Anthony Quigley, 55, was found on fire by prison staff on 9 July last year. He died at Broomfield Hospital on 3 August.
A four day inquest into his death began on Monday at Chelmsford Coroner’s Court.
The inquest heard Mr Quigley was convicted in 2004 of sex offences against children and sentenced to serve 13 years in prison and four years on extended licence.
He was released on licence in September 2012 and recalled following a breach on 28 September and was taken for the first time to HMP Chelmsford.
The jury, of seven men and four women, came to their conclusion on Thursday, 22 May after hearing My Quigley suffered from paranoid schizophrenia and was concerned he would be attacked and killed by dogs in his cell. He also heard voices, although he was aware they were not real.
My Quigley, who was given oral psychotic medication to help with his mental illness, was permitted to keep his observation flap open on his cell door as other prisoners would then be heard barking to scare him.
The inquest heard other prisoners could hear shouts of “I’m dying” before Mr Quigley was found inside his cell on fire on 9 July.
Prisoner officers were alerted by his cell alarm and rushed to the scene, requesting the help of four nurses. Fellow prisoners that heard the shouts of “Quigley’s on fire” then wetted towels in their cell sinks and nurses used them to cool him down.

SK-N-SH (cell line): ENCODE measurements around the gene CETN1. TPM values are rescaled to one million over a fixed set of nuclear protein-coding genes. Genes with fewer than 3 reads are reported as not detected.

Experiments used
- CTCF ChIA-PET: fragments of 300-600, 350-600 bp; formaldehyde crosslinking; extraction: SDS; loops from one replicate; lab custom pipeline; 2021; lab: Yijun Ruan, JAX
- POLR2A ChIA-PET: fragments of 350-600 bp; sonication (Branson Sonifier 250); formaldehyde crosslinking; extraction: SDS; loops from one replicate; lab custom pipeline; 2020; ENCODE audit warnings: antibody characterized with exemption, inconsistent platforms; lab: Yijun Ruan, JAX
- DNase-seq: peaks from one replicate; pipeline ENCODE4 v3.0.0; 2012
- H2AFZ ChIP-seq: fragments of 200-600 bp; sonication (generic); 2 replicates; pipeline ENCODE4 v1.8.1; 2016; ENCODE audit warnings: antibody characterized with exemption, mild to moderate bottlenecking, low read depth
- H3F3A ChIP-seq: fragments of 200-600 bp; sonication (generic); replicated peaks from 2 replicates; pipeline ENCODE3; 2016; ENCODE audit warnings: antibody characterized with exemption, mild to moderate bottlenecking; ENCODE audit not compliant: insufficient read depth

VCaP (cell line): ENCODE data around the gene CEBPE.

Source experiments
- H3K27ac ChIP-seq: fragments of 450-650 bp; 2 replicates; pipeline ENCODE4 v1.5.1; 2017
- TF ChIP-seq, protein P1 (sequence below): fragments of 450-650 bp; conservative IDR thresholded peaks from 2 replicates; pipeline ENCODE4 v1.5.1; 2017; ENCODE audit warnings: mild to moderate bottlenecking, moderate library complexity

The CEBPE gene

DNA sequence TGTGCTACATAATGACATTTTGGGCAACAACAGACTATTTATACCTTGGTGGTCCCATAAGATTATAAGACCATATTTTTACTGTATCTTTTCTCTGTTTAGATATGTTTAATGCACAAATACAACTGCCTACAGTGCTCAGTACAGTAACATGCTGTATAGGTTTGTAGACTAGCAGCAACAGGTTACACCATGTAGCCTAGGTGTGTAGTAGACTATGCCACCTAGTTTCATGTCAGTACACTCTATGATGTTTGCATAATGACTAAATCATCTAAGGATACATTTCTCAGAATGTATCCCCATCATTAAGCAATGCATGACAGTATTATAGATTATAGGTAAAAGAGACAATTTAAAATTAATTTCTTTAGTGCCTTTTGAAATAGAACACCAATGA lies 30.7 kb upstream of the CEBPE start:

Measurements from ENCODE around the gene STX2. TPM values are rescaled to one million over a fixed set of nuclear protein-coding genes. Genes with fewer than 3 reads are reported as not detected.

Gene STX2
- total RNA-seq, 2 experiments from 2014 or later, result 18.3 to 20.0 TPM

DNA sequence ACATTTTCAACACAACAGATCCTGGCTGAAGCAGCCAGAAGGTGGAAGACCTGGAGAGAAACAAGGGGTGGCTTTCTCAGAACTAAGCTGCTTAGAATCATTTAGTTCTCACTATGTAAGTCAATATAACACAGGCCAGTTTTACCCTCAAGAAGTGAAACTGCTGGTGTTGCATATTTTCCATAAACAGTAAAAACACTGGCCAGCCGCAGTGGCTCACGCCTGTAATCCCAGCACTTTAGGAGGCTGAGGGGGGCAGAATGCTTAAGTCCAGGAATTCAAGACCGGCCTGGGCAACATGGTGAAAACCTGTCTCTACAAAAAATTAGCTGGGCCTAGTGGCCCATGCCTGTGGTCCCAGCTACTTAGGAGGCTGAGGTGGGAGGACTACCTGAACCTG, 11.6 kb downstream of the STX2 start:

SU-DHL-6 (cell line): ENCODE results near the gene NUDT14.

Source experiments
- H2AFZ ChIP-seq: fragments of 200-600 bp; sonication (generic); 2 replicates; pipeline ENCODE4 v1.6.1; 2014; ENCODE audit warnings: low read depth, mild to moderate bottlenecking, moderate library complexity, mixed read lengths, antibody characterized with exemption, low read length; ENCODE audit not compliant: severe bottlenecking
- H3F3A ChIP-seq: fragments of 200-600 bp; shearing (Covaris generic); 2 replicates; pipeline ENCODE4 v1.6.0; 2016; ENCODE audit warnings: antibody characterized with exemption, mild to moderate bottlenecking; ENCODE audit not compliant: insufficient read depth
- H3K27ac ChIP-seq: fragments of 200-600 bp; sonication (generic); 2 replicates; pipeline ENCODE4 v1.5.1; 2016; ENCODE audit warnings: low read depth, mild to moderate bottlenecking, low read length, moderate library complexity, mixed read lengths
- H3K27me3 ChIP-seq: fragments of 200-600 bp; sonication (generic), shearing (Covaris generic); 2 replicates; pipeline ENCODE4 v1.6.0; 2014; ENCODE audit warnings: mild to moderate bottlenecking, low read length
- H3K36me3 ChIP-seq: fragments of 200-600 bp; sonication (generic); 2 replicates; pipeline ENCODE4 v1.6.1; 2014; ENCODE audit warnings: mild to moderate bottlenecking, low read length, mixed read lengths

The inquest heard Mr Quigley said: “I didn’t mean to do it, it was an accident” before being taken to Broomfield Hospital, where he died nearly a month later.
Mr Quigley, a heavy smoker, was allowed cigarettes and matches in his cell which he used to set fire to himself.
Prison officers that worked with Mr Quigley told Coroner Eleanor McGann that had these been taken off of him, it would have caused him “severe distress”.
Independent pathologist Dr David Rouse said Mr Quigley died from severe burns that covered 90 per cent of his body.
Prisoner officer Samantha Chumbley told the Coroner she had a good rapport and supportive relationship with Mr Quigley. She said the corridor after the incident was covered in Mr Quigley’s skin and nylon tracksuit that had melted in the flames.
Giving evidence Edward Colby, a serving prisoner who was also a listener trained by Samaritans within Chelmsford Prison, said Mr Quigley told him the night before the incident: “I won’t be here tomorrow, the dogs are going to get me.”
Prior to this on 7 July, Mr Quigley had scalded his hand with a kettle while in his cell, leaving him with a red mark and superficial cuts. When asked by prison officers why he did it, he replied that he “didn’t know”.
The inquest heard plans were being made for Mr Quigley to be introduced into the community under supervision in the months leading up to his death, with a move to supportive accommodation also planned.
Following the jury’s hour-long deliberation, Coroner Eleanor McGann ruled that Mr Quigley died by accident.